Sparmannia africana, photographed here in March at the Chelsea Physic Garden in London, is native to damp forested areas of the western and eastern African capes. It is a member of the Malvaceae (mallow) family, like hibiscus and Tilia, a common tree in Britain. Sparmannia africana was introduced to European cultivation in 1778 and became a common glasshouse plant.
Sparmannia africana doesn’t produce useful timber, but it can be used to make fiber, giving it a common name of African hemp. However, it never caught on as a commercial fiber plant once it was found to be inferior to jute.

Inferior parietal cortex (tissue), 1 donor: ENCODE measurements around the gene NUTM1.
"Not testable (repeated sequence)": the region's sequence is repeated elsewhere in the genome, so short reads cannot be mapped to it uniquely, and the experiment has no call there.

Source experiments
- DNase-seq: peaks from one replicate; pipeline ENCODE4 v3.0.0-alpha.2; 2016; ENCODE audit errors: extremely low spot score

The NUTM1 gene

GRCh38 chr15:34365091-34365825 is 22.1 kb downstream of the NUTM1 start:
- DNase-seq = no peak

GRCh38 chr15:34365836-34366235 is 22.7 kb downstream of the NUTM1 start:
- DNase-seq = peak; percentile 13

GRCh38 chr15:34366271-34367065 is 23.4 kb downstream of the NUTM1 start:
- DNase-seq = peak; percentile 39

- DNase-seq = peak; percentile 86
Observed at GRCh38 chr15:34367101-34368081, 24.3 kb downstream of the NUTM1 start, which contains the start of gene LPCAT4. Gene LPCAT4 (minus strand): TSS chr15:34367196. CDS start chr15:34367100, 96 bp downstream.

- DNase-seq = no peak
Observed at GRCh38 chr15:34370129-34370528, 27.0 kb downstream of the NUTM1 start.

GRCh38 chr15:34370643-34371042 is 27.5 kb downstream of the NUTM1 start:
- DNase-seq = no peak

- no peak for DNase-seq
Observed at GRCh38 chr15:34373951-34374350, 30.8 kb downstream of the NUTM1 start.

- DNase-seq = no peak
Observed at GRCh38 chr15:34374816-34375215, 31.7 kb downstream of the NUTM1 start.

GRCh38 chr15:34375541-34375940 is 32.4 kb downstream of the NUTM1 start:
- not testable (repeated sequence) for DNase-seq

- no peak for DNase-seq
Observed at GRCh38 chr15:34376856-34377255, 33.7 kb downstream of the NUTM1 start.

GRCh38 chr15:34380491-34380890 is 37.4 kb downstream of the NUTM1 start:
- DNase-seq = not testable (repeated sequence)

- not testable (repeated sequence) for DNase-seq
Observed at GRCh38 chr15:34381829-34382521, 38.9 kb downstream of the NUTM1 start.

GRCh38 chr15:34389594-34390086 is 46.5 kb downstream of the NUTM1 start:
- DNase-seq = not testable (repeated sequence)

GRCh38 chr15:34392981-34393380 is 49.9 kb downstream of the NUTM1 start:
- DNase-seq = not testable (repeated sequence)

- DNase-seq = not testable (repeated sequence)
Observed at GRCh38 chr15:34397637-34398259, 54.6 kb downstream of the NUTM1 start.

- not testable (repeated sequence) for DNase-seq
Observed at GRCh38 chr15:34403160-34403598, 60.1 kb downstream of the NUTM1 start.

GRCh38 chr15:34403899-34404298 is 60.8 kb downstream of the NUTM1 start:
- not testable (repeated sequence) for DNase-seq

The stamens of Sparmannia africana flowers are sensitive to touch, an adaptation it developed to possibly facilitate pollination. When brushed by an insect the stamens puff out, pushing pollen onto the insect’s body, which it then carries off to fertilize another bloom.